This paper, therefore, provides insight into the potential of adopting an energy-mix strategy with increased renewable energy via off-grid subsistence approach for solving power poverty challenge, using the industrialized complexes of Lokoja and its suburbs in Kogi state, and a university and solar kiosks in Akure in Ondo State, Nigeria, as a study area. The paper is organized as follows. The relevant extant literature review is presented in Sect. "Literature review", which documents reviews on energy poverty, energy-mix and subsistence renewables. Sect. "Methodology, data collection and analytical methods" provides information on the methodology, data collection and analytical method, with the workflow diagram, while Sect. "Results and discussion" presents the results and discussion of the findings, with summary of the evidence. Conclusions and policy recommendations follow suit.

Literature review

Energy poverty is consequent upon nations’ insufficient supply of grid power systems to a teeming population, which according to Jiang et al. (2024), makes it difficult for households to fulfill their energy needs, while Djeunankan et al. (2024) opined that energy poverty impedes industrialization. It portends serious negative effect on sustainable development in both the developing and developed countries alike, but of grimmer consequences in the developing countries (Kettani & Sanin, 2024). Studies both old and contemporary have explored varying approaches to ameliorating energy poverty. Li et al. (2024) rather found that pension coverage substantially increased modern or clean energy consumption in rural China. Dada et al. (2024) proxied access to electricity and clean energy using financial development as a moderating role for energy poverty and sustainable environment and found that energy poverty increases environmental degradation while access to clean energy and electricity positively impact the environment in 24 African countries. This is consistent with Shen et al. (2024), who found that inclusive finance has a certain capacity to mitigate CO2 emissions by addressing energy poverty in China (Ren et al., 2024). Regarding energy infrastructure and energy expenditure in China, Xiao et al. (2024) found that they play critical role between low-carbon city pilot policy and energy poverty. Yan et al. (2024) investigated the effects of information technology construction on alleviating households’ energy poverty in China with the findings that raising residents’ income and enhancing their environmental awareness go a long way. Ren et al. (2024) unsurprisingly showed that urban–rural income gap and rural energy poverty were positively correlated.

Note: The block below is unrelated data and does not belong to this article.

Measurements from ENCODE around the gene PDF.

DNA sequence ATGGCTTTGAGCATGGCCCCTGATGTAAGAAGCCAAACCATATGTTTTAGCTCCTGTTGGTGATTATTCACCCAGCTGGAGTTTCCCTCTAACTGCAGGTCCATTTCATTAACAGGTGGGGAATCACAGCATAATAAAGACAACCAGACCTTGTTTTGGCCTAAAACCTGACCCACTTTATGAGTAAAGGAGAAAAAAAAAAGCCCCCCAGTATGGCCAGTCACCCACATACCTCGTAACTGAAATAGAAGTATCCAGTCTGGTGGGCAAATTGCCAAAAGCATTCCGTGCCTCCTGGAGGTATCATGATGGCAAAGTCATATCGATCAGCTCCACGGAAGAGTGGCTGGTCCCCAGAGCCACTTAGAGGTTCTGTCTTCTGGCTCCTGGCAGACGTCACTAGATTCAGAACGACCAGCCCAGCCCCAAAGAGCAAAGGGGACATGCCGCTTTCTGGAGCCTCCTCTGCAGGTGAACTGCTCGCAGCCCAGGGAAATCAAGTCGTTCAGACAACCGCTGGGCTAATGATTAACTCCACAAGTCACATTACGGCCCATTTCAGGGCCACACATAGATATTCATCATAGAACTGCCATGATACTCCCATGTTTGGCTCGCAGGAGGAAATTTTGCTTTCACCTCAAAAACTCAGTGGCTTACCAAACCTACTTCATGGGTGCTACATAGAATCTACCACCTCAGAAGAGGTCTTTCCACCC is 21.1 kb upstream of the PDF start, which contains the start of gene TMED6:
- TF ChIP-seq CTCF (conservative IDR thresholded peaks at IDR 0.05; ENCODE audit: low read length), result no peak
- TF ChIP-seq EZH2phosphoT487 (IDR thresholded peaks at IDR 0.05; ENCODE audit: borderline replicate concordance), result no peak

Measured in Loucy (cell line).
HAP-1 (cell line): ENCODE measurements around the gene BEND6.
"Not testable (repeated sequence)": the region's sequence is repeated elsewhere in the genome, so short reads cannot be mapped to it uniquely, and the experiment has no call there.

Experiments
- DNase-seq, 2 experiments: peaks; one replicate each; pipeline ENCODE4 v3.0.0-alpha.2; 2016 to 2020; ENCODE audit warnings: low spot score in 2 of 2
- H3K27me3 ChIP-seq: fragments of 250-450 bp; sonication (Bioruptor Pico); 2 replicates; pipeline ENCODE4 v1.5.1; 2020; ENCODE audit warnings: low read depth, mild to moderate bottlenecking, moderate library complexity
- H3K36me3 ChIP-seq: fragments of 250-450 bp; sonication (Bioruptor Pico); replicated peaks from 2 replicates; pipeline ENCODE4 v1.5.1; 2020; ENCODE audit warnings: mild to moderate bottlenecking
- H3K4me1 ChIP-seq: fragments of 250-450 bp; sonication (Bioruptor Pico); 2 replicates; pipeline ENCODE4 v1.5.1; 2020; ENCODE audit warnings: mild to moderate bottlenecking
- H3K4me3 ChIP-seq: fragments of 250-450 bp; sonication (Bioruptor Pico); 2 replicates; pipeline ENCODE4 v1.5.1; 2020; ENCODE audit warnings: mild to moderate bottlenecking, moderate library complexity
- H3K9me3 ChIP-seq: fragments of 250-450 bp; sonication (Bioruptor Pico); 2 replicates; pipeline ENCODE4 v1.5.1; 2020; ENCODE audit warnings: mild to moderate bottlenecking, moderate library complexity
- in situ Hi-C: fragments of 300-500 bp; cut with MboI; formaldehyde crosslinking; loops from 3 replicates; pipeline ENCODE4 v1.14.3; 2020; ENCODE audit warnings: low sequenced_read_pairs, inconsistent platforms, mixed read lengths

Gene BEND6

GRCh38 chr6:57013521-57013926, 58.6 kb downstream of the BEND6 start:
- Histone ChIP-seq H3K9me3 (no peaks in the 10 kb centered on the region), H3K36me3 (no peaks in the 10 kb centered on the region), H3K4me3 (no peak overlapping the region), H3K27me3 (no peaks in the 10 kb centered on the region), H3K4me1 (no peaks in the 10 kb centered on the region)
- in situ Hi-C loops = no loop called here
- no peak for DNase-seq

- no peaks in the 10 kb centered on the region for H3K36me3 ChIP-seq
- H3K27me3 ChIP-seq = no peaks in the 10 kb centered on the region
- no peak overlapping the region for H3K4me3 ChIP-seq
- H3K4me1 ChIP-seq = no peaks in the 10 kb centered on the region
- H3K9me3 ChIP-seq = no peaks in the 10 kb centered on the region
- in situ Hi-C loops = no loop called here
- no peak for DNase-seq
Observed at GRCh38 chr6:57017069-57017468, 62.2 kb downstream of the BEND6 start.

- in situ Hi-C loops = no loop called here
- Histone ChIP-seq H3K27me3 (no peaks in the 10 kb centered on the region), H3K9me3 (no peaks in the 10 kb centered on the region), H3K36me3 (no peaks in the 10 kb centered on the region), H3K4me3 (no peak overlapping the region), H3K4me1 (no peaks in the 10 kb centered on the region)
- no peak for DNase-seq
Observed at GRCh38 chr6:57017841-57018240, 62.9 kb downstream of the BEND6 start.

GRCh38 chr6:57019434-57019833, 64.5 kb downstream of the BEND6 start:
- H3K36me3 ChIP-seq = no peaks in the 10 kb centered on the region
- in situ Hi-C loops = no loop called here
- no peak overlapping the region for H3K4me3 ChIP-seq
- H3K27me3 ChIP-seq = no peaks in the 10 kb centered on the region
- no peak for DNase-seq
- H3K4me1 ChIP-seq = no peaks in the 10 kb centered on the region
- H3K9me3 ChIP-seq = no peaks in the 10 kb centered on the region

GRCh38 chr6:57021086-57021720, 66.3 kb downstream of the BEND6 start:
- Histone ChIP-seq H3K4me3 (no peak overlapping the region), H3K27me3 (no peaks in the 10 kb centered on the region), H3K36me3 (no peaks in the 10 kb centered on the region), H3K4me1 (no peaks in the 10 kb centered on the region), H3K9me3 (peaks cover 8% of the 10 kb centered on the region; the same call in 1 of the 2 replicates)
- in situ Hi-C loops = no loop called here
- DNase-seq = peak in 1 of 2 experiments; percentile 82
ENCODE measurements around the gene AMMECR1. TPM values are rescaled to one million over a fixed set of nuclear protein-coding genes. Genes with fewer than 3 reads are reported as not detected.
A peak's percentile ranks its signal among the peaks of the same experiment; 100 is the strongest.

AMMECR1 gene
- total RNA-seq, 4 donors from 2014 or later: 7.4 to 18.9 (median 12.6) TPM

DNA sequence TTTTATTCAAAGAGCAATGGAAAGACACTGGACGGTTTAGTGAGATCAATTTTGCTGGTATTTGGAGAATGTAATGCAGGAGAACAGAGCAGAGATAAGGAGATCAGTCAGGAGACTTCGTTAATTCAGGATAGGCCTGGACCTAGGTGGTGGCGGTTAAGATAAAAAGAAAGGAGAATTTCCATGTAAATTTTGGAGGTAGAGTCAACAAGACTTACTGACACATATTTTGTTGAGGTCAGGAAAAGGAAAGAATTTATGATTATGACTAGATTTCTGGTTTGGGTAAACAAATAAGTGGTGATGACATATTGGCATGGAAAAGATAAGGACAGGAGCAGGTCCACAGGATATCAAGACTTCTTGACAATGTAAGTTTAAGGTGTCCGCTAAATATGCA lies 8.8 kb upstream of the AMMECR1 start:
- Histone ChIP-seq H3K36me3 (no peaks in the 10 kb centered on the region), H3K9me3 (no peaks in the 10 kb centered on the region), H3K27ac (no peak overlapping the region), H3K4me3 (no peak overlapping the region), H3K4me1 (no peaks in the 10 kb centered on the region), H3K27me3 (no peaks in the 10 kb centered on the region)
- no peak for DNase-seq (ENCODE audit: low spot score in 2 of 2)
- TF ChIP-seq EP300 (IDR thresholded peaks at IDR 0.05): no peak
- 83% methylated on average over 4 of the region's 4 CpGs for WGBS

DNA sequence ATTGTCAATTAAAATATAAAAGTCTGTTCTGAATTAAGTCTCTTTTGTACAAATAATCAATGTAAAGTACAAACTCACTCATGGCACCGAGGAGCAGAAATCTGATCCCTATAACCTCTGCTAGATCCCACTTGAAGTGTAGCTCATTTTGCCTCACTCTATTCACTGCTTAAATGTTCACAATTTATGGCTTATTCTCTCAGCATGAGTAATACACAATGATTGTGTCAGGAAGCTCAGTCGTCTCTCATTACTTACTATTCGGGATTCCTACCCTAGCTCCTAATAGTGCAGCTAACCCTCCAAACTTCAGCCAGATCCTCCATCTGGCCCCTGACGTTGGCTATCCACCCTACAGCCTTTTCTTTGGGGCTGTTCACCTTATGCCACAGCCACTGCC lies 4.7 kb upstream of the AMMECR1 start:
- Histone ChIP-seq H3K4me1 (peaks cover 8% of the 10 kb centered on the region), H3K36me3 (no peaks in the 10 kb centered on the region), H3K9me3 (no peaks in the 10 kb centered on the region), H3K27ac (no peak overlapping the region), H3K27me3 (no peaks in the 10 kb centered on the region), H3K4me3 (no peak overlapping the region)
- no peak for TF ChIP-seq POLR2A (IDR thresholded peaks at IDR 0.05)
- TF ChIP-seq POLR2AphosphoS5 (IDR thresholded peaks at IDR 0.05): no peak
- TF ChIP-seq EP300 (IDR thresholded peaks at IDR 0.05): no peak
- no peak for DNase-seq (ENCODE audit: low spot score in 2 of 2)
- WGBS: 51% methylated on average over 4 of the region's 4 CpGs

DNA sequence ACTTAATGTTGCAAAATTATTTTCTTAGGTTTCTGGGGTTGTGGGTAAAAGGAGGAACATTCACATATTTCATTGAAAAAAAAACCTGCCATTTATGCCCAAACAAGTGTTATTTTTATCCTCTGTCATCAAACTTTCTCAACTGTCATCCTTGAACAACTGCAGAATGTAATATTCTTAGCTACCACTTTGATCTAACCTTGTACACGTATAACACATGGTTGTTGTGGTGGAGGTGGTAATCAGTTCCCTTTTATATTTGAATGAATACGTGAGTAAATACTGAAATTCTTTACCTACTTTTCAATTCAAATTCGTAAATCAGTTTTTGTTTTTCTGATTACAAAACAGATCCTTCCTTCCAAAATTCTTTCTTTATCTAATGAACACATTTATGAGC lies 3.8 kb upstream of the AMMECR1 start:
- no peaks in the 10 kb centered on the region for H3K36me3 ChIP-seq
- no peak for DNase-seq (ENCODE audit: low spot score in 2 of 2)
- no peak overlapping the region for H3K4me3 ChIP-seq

Solar plants have been deployed to meet the energy needs of energy impoverished communities and to achieve the set climate goals in the agrarian Upper West in Ghana, without which had impacted diversification of their agrarian livelihoods and the adaptation to climate extremes with a gender connotation (Stock et al., 2023). Supporting Kettani and Sanin (2024) who inferred on the competitiveness of solar energy systems in filling the energy poverty gap in Morocco and concluded that affordability is a major drawback to accessibility. Although affordability is a major concern, its economic and environmental advantages make solar option a viable one in most rural low-income areas (Chanchangi et al., 2023). Particularly, subsistence solar renewable energy has been found to improve the living standards and livelihoods of dwellers in economic- and geographically challenged communities by introducing income generating activities, boosting social security, women empowerment and responding to natural disasters (Hossain et al., 2023). Masuku (2024) who assessed the indigent energy policies in Alexandria township in Johannesburg, South Africa, elucidated on the support given by government to low-income households for off-grid energy access. Substantially, solar energy deployment off-grid in low-income regions has been a viable model for subsistence purposes fitting their income level while providing improved livelihood by its ability to mitigate or eradicate energy poverty (Montoya-Duque et al., 2022). It is of essence that the different government agencies saddled with energy, environment and economic (EEE) regulatory policies could formulate and coordinate policies that could potentially ameliorate energy poverty in low-income households. This supports Hosan et al. (2024) and Masuku (2024) that posited that well planned energy policies could mitigate or perhaps eradicate energy poverty.